Regions and countries


    The latest ILO global estimates on child labour indicate that Africa has the largest number of child labourers; 72.1 million African children are estimated to be in child labour and 31.5 million in hazardous work..


    In the Arab States, children and young adults make up half the population of 280 million. An estimated 13.4 million, or about 15 per cent, of all children in the region are child labourers. The real level of child labour may be much higher, however, because of the predominance of child labour in the informal sector, which is difficult to measure. Work in the urban informal sector, seasonal agriculture, street work, domestic labour as well as are of particular concern. Gender inequality affecting the enrolment of girls in school is also an important issue influencing child labour.


    The latest ILO Global report on Child Labour found that the number of working children under the age of 15 years in Asia and the Pacific declined by 5 million to 122.3 million from 2000 to 2004. Despite this positive development, the region still faces major challenges. The number of working children in Asia Pacific is by far the largest in the world and represents 18.8 per cent of the 650 million 5-14 year-olds in the region. Furthermore, progress in eliminating child labour is still modest compared to progress in Latin America and the Caribbean.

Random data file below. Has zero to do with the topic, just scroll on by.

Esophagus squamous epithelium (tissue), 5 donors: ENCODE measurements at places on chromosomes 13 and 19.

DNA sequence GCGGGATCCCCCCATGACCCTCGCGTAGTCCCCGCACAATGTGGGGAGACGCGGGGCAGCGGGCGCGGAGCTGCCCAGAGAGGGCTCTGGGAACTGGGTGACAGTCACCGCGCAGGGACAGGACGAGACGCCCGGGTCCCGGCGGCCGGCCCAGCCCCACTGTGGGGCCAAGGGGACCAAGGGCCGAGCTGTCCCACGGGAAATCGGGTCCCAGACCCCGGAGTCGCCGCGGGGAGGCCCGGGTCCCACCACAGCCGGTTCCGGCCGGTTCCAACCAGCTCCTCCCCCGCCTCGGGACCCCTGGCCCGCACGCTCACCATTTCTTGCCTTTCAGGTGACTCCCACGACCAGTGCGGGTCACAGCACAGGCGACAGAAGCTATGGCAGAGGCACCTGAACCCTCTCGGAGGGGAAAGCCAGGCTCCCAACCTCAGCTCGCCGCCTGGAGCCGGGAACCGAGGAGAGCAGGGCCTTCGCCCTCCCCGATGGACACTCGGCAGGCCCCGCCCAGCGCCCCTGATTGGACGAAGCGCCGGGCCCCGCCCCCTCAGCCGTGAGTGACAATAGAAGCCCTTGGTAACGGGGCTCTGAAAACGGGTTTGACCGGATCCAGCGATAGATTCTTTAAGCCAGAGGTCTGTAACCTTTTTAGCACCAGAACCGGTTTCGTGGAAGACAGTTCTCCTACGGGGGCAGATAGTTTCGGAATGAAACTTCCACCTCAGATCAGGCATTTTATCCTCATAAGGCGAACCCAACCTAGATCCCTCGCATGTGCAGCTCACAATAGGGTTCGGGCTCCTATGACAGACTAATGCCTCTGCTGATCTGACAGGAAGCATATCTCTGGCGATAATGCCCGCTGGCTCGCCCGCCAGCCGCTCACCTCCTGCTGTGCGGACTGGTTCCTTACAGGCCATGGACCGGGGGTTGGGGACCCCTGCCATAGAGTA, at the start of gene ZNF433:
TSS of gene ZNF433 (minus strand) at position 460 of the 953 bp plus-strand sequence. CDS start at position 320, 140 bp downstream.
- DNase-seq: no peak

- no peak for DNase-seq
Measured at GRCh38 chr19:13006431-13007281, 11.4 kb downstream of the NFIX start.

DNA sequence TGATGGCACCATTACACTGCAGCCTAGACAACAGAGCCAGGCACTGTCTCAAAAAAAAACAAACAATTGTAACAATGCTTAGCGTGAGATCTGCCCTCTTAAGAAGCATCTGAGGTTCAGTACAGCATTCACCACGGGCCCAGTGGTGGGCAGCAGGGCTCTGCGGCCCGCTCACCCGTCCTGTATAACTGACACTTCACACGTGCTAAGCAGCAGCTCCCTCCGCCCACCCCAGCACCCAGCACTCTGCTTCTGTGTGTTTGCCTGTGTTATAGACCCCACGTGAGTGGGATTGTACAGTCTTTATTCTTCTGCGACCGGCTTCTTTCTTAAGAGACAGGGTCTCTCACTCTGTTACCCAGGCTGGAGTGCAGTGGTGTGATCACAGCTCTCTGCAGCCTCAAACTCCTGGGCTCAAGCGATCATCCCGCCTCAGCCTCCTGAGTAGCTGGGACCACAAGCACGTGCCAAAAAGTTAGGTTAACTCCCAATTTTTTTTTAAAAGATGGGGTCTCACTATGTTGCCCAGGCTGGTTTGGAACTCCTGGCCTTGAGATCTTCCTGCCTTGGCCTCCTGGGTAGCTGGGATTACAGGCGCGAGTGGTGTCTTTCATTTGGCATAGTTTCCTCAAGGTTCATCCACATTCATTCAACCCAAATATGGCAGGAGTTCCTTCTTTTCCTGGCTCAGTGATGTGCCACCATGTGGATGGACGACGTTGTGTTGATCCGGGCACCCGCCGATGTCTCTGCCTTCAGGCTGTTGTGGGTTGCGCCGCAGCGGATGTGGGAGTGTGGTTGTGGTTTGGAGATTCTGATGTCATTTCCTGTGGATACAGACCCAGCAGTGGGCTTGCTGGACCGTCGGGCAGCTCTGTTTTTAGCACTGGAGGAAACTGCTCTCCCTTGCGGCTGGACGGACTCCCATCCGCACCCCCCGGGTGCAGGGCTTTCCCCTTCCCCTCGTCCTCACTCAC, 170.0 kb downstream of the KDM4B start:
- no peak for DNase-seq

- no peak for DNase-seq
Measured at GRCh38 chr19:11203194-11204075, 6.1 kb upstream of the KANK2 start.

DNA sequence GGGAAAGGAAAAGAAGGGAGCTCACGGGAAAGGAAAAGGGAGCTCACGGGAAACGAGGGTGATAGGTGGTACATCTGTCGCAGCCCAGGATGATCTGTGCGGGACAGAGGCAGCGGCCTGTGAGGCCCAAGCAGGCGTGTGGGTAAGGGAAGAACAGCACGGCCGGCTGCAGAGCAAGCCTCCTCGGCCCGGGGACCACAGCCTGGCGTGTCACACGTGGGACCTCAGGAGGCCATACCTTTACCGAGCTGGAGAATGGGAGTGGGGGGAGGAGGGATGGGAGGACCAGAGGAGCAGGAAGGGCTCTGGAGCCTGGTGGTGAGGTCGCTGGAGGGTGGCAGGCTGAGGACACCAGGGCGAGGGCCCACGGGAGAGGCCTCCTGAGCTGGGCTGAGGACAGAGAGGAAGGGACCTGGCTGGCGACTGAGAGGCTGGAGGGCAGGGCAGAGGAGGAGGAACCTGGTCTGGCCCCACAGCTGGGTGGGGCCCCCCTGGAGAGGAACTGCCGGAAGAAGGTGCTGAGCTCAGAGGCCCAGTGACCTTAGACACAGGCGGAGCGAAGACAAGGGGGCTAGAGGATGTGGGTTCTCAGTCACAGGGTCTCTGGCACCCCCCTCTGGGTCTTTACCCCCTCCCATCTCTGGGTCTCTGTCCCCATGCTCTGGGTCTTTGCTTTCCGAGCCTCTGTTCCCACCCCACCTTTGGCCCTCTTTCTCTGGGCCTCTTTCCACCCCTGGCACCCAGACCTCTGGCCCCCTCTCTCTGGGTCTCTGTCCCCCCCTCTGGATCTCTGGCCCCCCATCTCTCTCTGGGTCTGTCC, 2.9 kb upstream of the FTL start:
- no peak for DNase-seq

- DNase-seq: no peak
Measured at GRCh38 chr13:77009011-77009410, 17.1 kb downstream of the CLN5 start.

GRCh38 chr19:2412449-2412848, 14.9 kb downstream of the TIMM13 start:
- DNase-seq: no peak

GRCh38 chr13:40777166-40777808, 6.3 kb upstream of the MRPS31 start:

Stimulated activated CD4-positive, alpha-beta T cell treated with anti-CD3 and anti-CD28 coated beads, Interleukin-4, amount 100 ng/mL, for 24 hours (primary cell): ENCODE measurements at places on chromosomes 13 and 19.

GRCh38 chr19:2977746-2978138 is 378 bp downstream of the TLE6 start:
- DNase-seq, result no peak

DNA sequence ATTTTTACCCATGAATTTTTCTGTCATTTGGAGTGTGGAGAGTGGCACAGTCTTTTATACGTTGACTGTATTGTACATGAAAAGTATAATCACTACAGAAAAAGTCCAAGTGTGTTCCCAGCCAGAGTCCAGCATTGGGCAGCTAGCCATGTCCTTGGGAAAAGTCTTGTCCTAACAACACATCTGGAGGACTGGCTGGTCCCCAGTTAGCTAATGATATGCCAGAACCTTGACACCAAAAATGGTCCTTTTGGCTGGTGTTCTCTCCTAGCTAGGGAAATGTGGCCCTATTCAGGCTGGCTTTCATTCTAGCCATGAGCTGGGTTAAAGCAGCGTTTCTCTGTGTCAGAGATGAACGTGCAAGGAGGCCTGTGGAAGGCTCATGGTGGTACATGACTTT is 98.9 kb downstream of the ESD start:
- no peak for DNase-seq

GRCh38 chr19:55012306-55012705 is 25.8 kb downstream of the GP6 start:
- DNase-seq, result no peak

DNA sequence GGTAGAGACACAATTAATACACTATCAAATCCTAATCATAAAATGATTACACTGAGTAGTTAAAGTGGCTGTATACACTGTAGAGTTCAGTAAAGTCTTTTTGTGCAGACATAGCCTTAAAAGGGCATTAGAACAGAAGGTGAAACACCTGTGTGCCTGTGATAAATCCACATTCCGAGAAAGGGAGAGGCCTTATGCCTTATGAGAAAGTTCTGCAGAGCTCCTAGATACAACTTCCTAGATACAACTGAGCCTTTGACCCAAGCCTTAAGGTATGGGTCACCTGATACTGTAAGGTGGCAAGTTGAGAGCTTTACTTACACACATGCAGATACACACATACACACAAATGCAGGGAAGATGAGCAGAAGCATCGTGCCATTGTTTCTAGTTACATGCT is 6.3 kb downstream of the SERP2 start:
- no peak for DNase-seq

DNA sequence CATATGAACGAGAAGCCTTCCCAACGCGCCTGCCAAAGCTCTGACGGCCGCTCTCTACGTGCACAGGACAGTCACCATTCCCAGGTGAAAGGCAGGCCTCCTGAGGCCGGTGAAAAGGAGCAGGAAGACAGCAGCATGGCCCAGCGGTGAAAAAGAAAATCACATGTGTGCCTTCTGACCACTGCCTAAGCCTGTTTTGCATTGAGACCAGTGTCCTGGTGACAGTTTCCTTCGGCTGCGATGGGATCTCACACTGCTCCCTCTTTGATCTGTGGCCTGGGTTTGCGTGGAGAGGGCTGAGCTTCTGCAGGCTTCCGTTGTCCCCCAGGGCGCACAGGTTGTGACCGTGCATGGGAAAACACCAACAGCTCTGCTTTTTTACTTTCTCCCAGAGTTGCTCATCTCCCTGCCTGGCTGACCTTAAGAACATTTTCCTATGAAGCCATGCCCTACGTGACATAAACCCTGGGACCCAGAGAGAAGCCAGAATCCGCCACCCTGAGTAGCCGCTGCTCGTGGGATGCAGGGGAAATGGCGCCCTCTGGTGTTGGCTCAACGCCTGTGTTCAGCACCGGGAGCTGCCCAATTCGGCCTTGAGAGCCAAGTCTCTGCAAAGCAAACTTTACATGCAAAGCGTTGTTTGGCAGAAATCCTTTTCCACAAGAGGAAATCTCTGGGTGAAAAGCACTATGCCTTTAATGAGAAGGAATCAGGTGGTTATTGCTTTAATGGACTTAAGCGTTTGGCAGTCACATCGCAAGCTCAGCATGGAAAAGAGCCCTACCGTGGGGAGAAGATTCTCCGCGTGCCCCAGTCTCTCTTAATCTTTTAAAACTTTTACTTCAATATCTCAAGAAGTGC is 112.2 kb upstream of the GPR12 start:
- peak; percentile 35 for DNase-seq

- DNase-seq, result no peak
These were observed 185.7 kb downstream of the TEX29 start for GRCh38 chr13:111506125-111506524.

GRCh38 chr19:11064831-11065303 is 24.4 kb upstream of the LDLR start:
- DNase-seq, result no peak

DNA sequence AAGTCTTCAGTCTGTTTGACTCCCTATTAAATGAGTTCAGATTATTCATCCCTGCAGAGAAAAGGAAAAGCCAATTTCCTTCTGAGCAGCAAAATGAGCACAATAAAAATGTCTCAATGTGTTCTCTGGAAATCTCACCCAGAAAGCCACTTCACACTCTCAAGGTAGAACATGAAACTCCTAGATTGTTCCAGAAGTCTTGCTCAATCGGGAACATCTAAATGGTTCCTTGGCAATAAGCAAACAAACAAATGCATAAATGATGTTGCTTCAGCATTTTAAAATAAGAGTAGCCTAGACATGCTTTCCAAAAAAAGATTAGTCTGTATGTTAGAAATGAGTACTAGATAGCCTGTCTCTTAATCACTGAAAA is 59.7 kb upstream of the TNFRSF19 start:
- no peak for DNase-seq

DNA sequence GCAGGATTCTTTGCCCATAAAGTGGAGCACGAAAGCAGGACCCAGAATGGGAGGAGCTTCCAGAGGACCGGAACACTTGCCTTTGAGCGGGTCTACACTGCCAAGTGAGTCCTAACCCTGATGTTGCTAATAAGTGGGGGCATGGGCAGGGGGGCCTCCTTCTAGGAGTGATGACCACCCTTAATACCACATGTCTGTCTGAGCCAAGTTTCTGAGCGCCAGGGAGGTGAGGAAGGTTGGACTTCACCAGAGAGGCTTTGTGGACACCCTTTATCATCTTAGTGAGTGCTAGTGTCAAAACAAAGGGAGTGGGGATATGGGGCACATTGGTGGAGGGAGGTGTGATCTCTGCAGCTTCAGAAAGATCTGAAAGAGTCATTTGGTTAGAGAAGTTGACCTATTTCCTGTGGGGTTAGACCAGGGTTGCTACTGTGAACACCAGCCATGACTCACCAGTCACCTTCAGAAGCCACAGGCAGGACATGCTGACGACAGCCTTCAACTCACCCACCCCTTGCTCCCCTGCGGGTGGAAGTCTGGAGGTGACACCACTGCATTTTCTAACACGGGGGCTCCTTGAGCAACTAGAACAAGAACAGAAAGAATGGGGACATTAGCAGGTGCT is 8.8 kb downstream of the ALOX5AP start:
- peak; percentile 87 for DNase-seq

Child labour estimates cited the ILO’s 2006 Global Report on child labour suggest a decline in the number of children working in the transition economies in Europe and Central Asia. Economic growth and poverty reduction linked with political commitment to combating child labour have led to significant progress. Europe’s rate of ratification of both the ILO Child Labour Conventions has been very encouraging. Only three of 49 countries have yet to ratify the ILO Minimum Age Convention No. 138 and only three have not yet ratified the Worst Forms of Child Labour Convention No. 182.


    While child labour has declined substantially in Latin America and the Caribbean in recent years, there are still 5.7 million working girls and boys who are under the minimum age for employment or are engaged in work that must be abolished according to ILO Worst Forms of Child Labour Convention No. 182. The majority of these children work in agriculture, but there are also many thousands of girls and boys working in other high-risk sectors such as mining, dumpsites, domestic labour, fireworks manufacturing and fishing.